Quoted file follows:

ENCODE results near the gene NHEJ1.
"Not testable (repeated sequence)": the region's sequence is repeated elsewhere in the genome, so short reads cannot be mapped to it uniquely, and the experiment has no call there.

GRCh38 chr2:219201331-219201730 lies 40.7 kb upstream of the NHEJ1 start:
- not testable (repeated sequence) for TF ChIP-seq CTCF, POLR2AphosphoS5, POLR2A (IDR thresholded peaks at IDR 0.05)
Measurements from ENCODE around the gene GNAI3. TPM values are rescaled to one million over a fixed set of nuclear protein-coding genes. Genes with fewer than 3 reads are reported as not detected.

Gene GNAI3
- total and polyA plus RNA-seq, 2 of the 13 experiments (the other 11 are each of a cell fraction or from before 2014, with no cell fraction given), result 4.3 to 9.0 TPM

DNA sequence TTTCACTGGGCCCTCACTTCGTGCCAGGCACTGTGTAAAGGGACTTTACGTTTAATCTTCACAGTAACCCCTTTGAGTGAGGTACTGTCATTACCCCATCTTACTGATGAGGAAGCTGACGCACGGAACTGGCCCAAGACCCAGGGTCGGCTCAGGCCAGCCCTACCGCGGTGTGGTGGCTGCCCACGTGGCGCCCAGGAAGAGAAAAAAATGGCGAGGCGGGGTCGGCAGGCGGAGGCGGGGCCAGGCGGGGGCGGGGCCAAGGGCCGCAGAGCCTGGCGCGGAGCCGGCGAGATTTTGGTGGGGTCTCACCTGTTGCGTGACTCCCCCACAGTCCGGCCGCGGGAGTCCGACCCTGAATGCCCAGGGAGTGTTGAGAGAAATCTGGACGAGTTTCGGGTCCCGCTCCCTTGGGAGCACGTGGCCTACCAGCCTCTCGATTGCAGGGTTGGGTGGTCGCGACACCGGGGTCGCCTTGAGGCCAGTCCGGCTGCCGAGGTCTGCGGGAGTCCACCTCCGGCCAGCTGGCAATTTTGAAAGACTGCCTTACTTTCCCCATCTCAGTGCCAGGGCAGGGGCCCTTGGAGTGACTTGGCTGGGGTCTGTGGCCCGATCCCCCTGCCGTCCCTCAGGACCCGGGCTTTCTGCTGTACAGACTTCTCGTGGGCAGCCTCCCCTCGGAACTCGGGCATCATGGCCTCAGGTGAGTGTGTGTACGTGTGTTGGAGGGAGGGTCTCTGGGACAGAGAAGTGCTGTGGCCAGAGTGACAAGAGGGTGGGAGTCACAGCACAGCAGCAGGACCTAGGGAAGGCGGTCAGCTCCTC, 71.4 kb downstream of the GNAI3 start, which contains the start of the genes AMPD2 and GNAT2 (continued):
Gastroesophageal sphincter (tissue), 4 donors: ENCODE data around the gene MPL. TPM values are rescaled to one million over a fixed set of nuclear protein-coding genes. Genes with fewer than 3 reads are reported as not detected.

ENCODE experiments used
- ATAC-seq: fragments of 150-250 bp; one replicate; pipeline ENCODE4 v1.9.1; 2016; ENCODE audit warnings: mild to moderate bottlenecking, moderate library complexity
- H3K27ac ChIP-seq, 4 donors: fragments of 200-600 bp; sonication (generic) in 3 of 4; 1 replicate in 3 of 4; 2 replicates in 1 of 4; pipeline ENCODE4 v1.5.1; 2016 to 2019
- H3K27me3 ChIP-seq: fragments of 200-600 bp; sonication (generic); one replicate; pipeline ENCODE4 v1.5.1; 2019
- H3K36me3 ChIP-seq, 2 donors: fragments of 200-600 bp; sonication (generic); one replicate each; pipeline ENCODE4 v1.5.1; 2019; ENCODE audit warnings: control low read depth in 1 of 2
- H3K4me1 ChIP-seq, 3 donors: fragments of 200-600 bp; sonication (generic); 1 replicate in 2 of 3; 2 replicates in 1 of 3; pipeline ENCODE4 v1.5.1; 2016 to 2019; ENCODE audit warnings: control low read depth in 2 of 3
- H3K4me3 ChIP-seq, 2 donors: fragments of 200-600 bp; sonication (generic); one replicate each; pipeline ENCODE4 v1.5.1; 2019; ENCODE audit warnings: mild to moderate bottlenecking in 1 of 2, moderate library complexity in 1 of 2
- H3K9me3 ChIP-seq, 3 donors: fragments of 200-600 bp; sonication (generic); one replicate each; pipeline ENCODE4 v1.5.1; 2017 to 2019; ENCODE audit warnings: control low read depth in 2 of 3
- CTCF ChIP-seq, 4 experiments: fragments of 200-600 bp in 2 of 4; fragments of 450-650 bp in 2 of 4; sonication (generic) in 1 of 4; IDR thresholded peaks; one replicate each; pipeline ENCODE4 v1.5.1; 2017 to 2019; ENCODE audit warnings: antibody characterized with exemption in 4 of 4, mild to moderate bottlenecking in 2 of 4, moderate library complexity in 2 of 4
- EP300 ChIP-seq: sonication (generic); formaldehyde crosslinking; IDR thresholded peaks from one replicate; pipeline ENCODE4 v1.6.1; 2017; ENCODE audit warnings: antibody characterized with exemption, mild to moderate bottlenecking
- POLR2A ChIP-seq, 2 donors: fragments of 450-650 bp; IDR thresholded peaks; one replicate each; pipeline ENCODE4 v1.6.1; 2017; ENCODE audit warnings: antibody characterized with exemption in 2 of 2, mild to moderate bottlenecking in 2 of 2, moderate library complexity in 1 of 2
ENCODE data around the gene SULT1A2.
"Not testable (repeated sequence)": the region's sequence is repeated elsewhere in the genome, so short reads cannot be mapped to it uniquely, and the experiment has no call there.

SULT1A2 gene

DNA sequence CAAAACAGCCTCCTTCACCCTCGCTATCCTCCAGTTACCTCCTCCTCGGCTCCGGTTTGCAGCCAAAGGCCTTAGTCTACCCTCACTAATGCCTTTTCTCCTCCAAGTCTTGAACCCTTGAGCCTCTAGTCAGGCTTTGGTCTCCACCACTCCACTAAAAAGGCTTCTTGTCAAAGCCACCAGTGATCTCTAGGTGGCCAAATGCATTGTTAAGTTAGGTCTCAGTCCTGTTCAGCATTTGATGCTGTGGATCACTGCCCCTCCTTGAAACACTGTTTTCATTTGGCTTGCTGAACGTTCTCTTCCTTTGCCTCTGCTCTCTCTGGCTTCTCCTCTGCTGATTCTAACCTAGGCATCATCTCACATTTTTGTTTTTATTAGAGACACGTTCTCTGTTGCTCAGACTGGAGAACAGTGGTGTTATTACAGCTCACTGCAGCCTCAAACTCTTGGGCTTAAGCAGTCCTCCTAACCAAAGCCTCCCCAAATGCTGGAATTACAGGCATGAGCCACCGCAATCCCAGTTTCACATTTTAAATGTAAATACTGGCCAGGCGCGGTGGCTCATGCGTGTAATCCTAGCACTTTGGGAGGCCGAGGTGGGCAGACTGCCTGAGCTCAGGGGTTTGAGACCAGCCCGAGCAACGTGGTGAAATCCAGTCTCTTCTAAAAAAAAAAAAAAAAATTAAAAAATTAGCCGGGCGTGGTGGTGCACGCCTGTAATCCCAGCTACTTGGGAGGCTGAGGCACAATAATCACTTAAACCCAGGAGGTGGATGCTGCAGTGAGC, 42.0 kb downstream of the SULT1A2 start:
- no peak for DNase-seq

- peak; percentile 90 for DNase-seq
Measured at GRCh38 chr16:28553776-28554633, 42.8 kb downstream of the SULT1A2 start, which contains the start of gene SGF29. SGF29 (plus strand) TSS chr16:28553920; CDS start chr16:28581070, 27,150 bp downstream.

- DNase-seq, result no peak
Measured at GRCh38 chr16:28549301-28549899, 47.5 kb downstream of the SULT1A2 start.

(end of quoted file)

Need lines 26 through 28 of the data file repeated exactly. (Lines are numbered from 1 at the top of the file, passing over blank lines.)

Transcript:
- peak; percentile 90 for DNase-seq
Measured at GRCh38 chr16:28553776-28554633, 42.8 kb downstream of the SULT1A2 start, which contains the start of gene SGF29. SGF29 (plus strand) TSS chr16:28553920; CDS start chr16:28581070, 27,150 bp downstream.

- DNase-seq, result no peak